2006-05-26 / Community

New Hurricane Plan Released Around June 1st

Recent Study Says You're Not Prepared Forecasters See 'Ominous' Pattern In Northeast
By Brian Magoolaghan

The Office of Emergency Management is getting ready to release next month its reworked hurricane preparedness plan - just as forecasters say New York could get hit with a major storm this season, and a new study says people aren't really prepared.

The Wave recently met with OEM Commissioner Joseph Bruno at the agency's temporary headquarters under the Brooklyn Bridge. Bruno said the comprehensive plan his staffers have been working on will be "rolled out very close to June 1."

"The only reason I haven't put it out yet is that we're still working on it," said Bruno, who added that he wants to ensure that OEM is prepared to do all of the things the plan says it will do.

The new plan increases the number of evacuation shelters from 23 to 65; the number of hurricane shelters from 100 to 511 - with the capacity to temporarily house 600,000 people displaced by a storm. "The maximum amount that we will ever need," Bruno says.

But the commissioner was also quick to point out that hurricane preparedness is not solely OEM's responsibility. "People have obligations also," he said. Since all Rockaway and Broad Channel residents are in an evacuation zone, they need to figure out where their evacuation center is and assemble - in advance - what they need to take with them.

"That's something they should be doing - some planning. They live on a barrier island or they live very close to the coast," Bruno said.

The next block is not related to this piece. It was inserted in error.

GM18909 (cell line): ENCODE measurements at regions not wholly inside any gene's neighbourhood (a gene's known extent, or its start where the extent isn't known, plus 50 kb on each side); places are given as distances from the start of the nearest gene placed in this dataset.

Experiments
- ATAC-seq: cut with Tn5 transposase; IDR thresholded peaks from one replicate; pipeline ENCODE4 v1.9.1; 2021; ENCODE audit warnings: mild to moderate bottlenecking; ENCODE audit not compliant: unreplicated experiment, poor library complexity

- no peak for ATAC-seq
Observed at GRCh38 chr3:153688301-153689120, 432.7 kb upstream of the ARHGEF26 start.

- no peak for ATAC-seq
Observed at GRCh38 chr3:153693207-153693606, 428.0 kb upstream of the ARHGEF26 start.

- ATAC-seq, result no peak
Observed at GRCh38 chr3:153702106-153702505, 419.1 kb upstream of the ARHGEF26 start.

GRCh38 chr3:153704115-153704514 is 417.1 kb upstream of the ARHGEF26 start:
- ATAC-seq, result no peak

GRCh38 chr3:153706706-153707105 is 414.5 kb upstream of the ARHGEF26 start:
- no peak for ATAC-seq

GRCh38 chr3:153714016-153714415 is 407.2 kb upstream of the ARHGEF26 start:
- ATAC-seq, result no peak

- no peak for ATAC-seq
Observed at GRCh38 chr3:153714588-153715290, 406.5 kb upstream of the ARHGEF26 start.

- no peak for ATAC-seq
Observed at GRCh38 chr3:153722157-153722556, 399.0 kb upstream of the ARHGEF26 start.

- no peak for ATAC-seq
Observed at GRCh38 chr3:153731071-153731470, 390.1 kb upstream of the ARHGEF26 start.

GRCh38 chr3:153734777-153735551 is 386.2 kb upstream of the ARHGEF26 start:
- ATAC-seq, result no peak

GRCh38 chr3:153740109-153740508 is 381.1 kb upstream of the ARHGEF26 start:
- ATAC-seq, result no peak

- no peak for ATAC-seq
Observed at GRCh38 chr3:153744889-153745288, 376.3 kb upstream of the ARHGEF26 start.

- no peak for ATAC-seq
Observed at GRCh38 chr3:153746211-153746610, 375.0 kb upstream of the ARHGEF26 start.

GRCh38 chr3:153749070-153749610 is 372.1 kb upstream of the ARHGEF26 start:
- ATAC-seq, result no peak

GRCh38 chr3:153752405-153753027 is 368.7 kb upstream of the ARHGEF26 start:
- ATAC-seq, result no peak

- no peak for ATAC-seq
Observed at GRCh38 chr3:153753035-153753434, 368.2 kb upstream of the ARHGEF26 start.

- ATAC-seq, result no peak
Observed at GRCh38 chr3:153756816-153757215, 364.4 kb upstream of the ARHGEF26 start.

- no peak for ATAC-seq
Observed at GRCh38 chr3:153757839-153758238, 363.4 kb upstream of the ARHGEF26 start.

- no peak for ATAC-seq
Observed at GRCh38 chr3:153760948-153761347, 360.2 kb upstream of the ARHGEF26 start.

The commissioner also addressed the question of whether or not people are actually getting on the preparedness bandwagon. "We know people are preparing more and more," he said. Bruno cited a New York University poll that showed more than 50 percent of people say they have put together a plan. "Now, I don't believe that's probably true. Maybe they've thought about it," Bruno said.

But a study released this week by the NYU and the American Red Cross in Greater New York says we still have a long way to go. "Our findings indicate that many citizens still lack critical emergency supplies, training, and well practiced plans," said the Red Cross' CEO, Theresa A. Bischoff.

One troubling finding in the report says that 81 percent of New Yorkers polled would follow evacuation orders. Apply that fairly optimistic percentage to Rockaway's population of about 115,000 people and nearly 22,000 people still elect to stay put.

Meanwhile, all of this planning, preparation talk, the observance of Hurricane Preparedness Week this week and a rise in local preparedness events, comes as AccuWeather's Hurricane Season Forecast 2006 says New England has been "spared" from a major storm for decades. "We are entering a stage where one or two major Northeast hurricanes of great concern within the next 10 years and, this year, the ingredients look ominous." AccuWeather says the North American Climate/Hurricane Cycle is following a pattern "very reminiscent of the conditions experienced in the 1930s" - when, in 1938, New York was socked with a major hurricane.

For more information about OEM and hurricane preparedness, call 311 or go to www.NYC.Gov/OEM. To see the Red Cross study, go to www.NY RedCross.org. And to see AccuWeather's forecast, go to www.Accu Weather.com

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